Poker.org’s continuing series on poker hand rankings describes each possible made hand on the poker hand rankings chart. The following article takes a look at the straight, including the math behind making a straight in a game of poker.
Examples of straights include hands like A♥K♣Q♥J♠T♦ and 6♠5♥4♦3♣2♥.
A straight consists of five sequential cards in the same hand. The suits don’t matter when it comes to making a straight, and the highest card in the straight determines the strength of the hand.
The ace can act as both the low end of an ace-to-five straight (5♥4♦3♣2♥A♠) as well as the high end of a ten-to-ace straight (A♥K♣Q♥J♠T♦). Ace-to-five makes the lowest possible straight, while ten-to-ace is the highest possible straight.
All other straights in between the low and high ends use the highest-ranking card to determine the hand’s strength. A ten-high straight, for example (T♠9♥8♦7♣6♥), beats a seven-high straight (7♥6♦5♣4♥3♠).
The straight hand explained
Any five-card hand that includes five sequential cards qualifies as a straight. The suits of the cards don’t matter, as any mix of suits can be used to make a straight.
The highest card in the straight determines the hand’s strength. If two straights go head-to-head, the hand with the highest-ranking top card wins.
An ace can be used as the low card in a five-high straight (aka the wheel) or the high card in an ace-high straight (aka broadway).
Wrap-around straights using the ace as a bridge don’t qualify as a straight. For example, Q♥K♣A♠2♦3♥ is just an ace-high hand, not counting as a straight.
How does a straight hand rank?
A straight represents a strong hand, often good enough to win the pot in many poker games. The straight ranks as the sixth-best hand you can make according to the poker hand rankings. An ace-high straight (ten-to-ace) beats all other straights in a head-to-head battle.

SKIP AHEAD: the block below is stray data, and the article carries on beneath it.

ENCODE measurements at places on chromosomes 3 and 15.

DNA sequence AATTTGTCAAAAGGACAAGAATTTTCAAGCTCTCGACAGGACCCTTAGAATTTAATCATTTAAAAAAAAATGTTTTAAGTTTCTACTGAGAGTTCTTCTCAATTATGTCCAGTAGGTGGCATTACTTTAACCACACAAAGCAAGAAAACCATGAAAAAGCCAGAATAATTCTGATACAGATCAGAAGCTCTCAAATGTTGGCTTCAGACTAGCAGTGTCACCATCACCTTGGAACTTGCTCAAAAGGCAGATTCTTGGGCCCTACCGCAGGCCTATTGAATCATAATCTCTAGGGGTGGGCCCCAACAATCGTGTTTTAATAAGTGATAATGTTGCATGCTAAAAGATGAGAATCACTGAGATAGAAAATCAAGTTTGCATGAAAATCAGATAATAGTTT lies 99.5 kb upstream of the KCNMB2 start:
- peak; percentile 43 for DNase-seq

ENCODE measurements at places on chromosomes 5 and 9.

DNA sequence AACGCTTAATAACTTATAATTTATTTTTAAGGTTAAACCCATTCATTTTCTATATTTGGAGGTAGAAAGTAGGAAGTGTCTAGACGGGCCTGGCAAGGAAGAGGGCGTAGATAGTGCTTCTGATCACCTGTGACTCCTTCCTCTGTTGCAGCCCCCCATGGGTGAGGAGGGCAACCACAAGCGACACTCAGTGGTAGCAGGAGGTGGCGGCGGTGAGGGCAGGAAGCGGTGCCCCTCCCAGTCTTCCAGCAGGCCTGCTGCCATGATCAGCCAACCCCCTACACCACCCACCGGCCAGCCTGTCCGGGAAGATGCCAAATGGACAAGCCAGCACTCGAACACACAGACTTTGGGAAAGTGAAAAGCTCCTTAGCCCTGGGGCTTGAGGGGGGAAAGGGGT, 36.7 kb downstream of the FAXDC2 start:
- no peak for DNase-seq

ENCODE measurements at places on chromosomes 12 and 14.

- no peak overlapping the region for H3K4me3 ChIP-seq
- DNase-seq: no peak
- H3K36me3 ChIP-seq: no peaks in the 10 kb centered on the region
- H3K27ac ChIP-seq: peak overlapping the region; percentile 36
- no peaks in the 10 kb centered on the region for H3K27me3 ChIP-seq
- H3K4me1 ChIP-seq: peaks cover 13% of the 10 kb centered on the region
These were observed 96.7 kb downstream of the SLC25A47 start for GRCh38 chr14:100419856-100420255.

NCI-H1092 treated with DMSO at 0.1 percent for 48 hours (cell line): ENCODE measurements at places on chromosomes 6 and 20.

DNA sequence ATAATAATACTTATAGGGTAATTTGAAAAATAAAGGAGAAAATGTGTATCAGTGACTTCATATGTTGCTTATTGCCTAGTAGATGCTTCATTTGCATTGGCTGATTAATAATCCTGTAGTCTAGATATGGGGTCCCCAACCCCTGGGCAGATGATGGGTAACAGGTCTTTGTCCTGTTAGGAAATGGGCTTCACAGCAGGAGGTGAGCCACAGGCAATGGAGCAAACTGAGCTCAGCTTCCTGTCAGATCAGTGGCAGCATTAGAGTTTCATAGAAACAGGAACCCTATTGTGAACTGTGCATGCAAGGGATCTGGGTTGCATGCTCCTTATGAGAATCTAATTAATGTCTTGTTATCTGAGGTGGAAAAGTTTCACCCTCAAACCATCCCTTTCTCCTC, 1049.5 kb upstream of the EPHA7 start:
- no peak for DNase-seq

What beats a straight hand?
A straight makes a strong holding, but it loses to the five hands above it on the Poker.org poker hand rankings chart. Royal flushes, straight flushes, four-of-a-kind, full houses, and flushes all beat straights. The strength of a straight doesn’t matter when it goes up against one of these superior hands.
What can a straight hand beat?
A straight beats all made hands that sit below it in the poker hand rankings. Straights beat three-of-a-kind, two pair, one pair, and high-card hands. A straight loses to a flush, as well as all other hands above in on the poker hand rankings chart.
Probability of a straight hand
When drawing five cards randomly from a standard 52-card deck, you have a 0.3925% chance of making a straight. This probability equates to 253.8-to-1 odds against drawing a straight.
The deck yields 10 distinct ways to draw a straight. The suits don’t factor into that calculation, as for example 7♥6♦5♣4♥3♠ and 7♠6♥5♦4♣3♥ are both the same distinct straight.
Factoring in different combinations of suits, you have 10,200 total ways to draw a straight from a 52-card deck.
In Texas Hold’em, you’re tasked with making the strongest possible five-card hand out of seven total cards. If all five community cards are on the board, you have a 4.62% chance of making a straight (20.6-to-1 odds against)
Examples of straight hands
Hands like A♥K♣Q♥J♠T♦, Q♥J♦T♣9♥8♠, T♠9♥8♦7♣6♥, and 5♥4♦3♣2♥A♠ all mark examples of a made straight. Note that the ace can act as the low card of a five-high straight or the high-card of an ace-high straight. In a battle between two straights, the hand with the strongest high card wins.